Yes, It’s OK to use a Relational Database as a Queue

In software design, it’s not uncommon to come up with the need for a queue. Perhaps you have certain tasks that should be scheduled for background processing. Maybe a type of request needs to be handled in batches.

Why the Flack?

Regardless of the reason, we’ve seen customers and fellow engineers squeam at the suggestion of using a database table to handle the storage of queue items. Here’s an incomplete list of reasons we generally hear:

  1. “We should use a proper queueing technology, like AWS SQS, RabbitMQ, ActiveMQ, Kafka, or IronMQ. MySQL and PostgreSQL aren’t designed for this! This feels wrong!”
  2. “The performance will be horrible! We should at least using something that will be in-memory!”
  3. “If anyone sees a design like this, they’ll think we’re idiots!”
  4. “This won’t scale well when our growth curve starts double hockey sticking!”
  5. “Will it even be transaction-safe? What about handling dead letters? Why even bother?”

Some of these are good points. Performance may matter, eventually. A queueing service may allow for a better eventual architecture. Someone may think you’re an idiot. But lets look at the bigger picture.

A Case For The RDBs

Software architecture can be a challenging process. This is because most software built is to address a problem where the best solution will only be fully realized over a long span of time. Your understanding of what the problem is and how the problem will best be solved will be quite different when you start than when you end, even with adequate discovery efforts, planning, and experience.

You may start out thinking “Hey, I have a bunch of commands that are going to be consumed by a worker process. I should put them in a queue!”. So, you install a queue service on your server and configure a queue. It works great. Look at how fast it is since it’s all in memory! Grabbing an item off of the queue takes 2 ms!

Some time passes and you add more worker processes. Some of these worker processes exist on a server on the west coast and some are on the east coast, to increase uptime in case there’s some sort of locational outage. Great! But, you’re seeing that performance isn’t scaling linearly. Every time you add a worker, it seems that you’re only getting around 60% of the gain you would expect. It turns out that many of the commands in the queue process quicker when they are grouped together and handled by the same worker rather than being interspersed across workers at different locations. Perhaps it has to do with some sort of context/memory switching that the worker has to perform. OK, no problem, we’ll somehow group those items together, right?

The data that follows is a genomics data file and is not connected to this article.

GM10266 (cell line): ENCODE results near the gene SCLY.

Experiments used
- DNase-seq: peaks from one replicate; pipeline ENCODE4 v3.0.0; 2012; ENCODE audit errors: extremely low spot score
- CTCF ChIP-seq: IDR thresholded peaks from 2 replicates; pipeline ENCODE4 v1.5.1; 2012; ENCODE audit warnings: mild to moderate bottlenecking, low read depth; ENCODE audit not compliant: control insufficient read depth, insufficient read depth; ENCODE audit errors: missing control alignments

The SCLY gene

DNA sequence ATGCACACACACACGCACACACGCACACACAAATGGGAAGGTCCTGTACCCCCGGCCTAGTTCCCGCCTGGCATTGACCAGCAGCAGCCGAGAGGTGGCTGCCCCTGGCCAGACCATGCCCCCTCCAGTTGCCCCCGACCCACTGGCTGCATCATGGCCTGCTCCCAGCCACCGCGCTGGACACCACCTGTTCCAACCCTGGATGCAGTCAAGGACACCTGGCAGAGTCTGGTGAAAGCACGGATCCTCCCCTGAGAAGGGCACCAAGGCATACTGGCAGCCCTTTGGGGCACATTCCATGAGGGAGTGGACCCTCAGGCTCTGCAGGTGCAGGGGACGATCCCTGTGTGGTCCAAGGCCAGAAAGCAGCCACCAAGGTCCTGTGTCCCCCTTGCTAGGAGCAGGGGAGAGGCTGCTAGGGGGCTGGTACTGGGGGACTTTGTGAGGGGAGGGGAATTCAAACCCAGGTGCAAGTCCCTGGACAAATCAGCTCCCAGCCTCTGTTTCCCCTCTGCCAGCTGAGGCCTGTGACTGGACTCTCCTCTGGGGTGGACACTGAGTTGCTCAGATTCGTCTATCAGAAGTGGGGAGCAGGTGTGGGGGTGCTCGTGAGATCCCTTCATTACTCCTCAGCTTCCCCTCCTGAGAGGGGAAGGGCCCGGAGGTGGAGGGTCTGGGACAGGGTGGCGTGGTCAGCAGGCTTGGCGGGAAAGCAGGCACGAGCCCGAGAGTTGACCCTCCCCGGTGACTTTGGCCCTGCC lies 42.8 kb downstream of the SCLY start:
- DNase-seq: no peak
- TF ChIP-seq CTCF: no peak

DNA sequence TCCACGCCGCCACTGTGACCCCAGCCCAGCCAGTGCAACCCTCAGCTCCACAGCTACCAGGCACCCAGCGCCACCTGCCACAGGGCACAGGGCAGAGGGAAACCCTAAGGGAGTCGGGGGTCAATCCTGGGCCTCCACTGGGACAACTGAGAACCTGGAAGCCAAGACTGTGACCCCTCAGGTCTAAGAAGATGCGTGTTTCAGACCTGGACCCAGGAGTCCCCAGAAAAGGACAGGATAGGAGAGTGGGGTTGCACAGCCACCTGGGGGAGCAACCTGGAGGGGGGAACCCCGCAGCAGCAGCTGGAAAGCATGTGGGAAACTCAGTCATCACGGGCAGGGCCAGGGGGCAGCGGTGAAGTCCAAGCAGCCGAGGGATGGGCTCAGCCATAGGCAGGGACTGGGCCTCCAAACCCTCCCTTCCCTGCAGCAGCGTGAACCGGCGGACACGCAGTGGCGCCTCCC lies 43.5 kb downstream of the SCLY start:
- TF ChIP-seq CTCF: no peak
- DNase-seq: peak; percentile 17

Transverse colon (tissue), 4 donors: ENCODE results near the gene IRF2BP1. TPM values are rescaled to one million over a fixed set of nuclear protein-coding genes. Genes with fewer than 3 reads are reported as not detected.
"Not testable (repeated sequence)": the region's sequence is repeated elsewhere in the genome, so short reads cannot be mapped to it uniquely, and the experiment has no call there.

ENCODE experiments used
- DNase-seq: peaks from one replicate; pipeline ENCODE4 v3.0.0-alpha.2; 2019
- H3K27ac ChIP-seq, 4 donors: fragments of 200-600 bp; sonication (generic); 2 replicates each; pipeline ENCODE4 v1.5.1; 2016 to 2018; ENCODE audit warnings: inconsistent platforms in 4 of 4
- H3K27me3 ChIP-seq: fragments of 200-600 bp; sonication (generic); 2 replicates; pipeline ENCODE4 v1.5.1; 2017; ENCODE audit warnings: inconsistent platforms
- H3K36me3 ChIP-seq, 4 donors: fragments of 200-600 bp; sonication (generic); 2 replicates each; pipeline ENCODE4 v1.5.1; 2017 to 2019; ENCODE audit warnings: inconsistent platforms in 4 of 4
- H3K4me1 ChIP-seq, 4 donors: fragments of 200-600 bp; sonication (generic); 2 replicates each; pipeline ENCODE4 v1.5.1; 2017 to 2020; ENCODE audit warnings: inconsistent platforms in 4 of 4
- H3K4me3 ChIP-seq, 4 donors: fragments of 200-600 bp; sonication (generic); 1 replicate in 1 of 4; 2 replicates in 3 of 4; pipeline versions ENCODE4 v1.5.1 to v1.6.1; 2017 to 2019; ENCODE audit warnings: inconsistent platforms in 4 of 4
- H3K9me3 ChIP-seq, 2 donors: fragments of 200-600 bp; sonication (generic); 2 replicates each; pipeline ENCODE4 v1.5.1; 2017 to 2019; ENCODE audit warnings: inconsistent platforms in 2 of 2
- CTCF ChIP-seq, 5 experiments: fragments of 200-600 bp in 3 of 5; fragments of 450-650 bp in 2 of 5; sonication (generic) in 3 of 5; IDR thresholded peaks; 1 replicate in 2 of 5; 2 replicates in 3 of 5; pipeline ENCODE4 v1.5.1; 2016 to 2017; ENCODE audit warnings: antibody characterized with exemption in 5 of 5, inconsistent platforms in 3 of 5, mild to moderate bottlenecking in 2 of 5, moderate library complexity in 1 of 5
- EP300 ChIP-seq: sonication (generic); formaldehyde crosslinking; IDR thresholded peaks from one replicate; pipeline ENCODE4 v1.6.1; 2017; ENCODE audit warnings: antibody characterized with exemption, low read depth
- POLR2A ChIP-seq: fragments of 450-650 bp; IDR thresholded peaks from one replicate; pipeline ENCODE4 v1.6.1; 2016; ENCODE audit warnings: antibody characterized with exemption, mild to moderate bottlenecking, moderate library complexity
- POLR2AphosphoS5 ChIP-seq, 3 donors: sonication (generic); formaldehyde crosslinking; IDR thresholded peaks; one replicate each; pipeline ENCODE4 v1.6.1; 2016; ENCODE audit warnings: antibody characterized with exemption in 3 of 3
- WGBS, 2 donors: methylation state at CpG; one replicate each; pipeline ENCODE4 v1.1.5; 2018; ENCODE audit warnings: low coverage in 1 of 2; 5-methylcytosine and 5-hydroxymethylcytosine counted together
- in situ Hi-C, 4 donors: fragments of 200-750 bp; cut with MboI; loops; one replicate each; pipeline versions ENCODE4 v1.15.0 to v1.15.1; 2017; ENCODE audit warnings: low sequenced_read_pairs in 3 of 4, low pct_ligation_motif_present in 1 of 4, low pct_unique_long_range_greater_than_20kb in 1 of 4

Wrong. You’re using a queueing technology that only allows FIFO operations, so there’s no way for you to see further into the queue without popping items off of it. So, bad news.

Another issue arises. Some queue items aren’t processable when you pop them off the queue. You want an hour to pass before retrying them. But wait, you can’t have the worker just sit there and hold onto the item. You also don’t want to set up another queue just for these delayed items. Even worse, you may be using a technology like RabbitMQ that doesn’t really allow for delayed visibility of queue items without some strange dead-letter queue hacking. More bad news!

Yes, there are architectures that can be implemented to get around both of these situations. But… that’s not the point.

What’s the Point, Old Man?

The point is that a relational database, like MySQL for instance, doesn’t have these limitations. It’s not a high performance queueing technology, but it is a very general, flexible tool that will allow you to do just about whatever you need it to compared to a more specific technology like a queueing or messaging service.

You think you know what you want to accomplish, and you may be right, but you may not. I like the saying “build first with wood, then steel”. If you’re unsure, you’re still discovering the right solution, and you’re proving that your software is actually going to get used, work with malleable tools that allow you to make changes and adjustments with ease. If you see, down the road, that you are really being hurt performance wise, make the switch to a queueing system with confidence.